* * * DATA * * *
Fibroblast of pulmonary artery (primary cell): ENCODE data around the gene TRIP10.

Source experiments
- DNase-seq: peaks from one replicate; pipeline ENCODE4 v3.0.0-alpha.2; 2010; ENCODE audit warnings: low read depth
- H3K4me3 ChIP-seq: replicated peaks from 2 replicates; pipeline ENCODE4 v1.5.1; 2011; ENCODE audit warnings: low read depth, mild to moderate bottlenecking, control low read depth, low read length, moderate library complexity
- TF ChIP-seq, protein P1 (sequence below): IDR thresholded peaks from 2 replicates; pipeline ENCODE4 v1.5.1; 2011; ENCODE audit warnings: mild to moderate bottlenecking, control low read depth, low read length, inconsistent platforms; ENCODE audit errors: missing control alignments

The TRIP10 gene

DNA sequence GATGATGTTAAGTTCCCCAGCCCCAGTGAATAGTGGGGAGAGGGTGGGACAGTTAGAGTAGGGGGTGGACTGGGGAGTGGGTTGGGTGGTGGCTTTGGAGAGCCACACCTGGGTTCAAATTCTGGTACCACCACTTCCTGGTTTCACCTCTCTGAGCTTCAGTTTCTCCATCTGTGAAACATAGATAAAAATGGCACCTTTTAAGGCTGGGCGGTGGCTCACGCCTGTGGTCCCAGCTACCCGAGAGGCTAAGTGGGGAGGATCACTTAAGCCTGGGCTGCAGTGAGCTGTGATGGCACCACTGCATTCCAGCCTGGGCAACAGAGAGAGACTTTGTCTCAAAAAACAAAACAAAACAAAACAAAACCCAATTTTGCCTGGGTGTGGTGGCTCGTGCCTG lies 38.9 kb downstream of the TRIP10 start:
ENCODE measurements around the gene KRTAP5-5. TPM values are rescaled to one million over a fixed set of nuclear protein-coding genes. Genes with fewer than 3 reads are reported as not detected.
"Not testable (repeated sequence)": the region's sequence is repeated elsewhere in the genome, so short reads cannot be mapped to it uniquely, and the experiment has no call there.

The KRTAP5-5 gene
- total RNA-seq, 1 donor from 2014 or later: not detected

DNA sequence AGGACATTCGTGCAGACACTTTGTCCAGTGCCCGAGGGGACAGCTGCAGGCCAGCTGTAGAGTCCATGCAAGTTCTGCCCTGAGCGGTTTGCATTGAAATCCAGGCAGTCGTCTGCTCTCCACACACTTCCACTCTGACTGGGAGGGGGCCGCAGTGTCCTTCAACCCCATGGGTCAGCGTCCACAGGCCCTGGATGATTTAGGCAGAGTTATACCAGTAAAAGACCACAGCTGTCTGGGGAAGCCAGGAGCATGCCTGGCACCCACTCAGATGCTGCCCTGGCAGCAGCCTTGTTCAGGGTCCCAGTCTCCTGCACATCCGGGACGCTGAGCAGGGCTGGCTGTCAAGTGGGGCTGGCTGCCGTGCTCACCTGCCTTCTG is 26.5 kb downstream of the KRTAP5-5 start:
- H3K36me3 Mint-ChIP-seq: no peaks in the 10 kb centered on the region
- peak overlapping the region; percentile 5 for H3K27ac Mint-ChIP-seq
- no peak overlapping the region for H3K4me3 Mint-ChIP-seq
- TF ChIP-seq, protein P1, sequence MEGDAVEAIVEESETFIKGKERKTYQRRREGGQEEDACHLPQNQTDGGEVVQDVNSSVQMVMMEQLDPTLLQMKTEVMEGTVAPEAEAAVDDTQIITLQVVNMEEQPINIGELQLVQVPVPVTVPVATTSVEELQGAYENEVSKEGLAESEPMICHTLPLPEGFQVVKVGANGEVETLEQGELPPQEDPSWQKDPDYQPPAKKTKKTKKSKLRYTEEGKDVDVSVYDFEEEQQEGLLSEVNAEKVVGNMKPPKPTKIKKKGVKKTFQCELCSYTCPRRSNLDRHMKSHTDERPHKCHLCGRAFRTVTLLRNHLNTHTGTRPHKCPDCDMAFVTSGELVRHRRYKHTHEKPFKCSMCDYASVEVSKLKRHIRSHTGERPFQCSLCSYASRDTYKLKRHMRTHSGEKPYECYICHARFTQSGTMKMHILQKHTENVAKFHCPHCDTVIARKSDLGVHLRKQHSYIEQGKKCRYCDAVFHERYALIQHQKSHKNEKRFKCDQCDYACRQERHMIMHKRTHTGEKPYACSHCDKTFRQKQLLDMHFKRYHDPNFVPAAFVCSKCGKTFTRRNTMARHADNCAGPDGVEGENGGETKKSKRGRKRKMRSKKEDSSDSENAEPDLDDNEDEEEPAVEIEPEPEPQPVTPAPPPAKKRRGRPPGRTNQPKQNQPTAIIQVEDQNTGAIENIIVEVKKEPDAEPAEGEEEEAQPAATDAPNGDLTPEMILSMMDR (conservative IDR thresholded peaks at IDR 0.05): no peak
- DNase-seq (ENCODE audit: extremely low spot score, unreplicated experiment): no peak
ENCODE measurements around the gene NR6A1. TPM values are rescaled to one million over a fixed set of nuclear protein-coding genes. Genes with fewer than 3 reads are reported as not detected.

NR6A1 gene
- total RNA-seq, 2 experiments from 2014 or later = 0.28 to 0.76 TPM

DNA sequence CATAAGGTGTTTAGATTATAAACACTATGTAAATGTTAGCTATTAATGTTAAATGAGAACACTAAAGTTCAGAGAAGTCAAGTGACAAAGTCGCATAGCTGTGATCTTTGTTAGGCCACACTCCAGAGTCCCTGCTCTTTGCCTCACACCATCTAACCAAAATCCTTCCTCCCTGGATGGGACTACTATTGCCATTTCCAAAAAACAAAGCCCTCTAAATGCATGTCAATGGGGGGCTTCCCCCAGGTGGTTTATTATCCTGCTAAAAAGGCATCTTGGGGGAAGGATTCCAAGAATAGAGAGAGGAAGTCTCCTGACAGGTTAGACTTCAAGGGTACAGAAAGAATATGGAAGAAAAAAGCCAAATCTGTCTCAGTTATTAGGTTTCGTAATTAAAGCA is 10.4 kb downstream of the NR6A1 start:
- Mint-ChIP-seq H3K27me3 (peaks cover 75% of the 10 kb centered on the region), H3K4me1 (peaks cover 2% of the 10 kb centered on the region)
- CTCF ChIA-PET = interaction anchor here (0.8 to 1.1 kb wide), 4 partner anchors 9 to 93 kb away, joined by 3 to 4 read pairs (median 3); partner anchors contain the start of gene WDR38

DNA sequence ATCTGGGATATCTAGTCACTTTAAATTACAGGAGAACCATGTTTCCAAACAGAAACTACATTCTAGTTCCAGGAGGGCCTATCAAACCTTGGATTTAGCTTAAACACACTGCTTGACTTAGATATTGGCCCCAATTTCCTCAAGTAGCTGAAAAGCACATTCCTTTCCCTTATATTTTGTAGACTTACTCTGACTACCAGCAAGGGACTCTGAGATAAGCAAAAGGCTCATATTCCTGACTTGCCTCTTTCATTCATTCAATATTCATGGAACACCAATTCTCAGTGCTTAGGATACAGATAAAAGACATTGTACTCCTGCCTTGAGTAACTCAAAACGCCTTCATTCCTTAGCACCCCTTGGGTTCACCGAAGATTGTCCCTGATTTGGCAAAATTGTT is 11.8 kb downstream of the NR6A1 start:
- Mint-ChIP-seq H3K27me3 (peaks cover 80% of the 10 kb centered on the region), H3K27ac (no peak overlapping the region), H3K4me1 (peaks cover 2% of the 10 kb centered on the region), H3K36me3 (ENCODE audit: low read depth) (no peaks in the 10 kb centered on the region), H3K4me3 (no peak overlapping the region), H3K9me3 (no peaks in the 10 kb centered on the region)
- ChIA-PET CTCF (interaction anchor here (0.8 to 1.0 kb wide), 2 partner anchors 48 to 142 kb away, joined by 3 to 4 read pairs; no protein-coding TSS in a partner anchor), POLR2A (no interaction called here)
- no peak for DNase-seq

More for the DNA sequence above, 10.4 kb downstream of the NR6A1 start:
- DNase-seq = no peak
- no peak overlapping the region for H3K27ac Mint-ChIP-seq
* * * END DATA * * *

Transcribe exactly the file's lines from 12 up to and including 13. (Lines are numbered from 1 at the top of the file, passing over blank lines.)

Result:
DNA sequence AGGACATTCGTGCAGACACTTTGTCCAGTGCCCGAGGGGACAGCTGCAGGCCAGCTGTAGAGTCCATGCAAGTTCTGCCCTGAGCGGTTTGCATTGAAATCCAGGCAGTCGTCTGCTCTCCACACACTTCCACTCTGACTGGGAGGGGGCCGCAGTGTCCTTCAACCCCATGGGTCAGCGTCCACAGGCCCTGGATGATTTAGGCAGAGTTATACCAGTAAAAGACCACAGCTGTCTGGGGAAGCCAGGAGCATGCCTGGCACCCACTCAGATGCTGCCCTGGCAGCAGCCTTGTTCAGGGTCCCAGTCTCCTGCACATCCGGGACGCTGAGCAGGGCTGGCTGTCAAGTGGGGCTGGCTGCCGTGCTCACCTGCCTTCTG is 26.5 kb downstream of the KRTAP5-5 start:
- H3K36me3 Mint-ChIP-seq: no peaks in the 10 kb centered on the region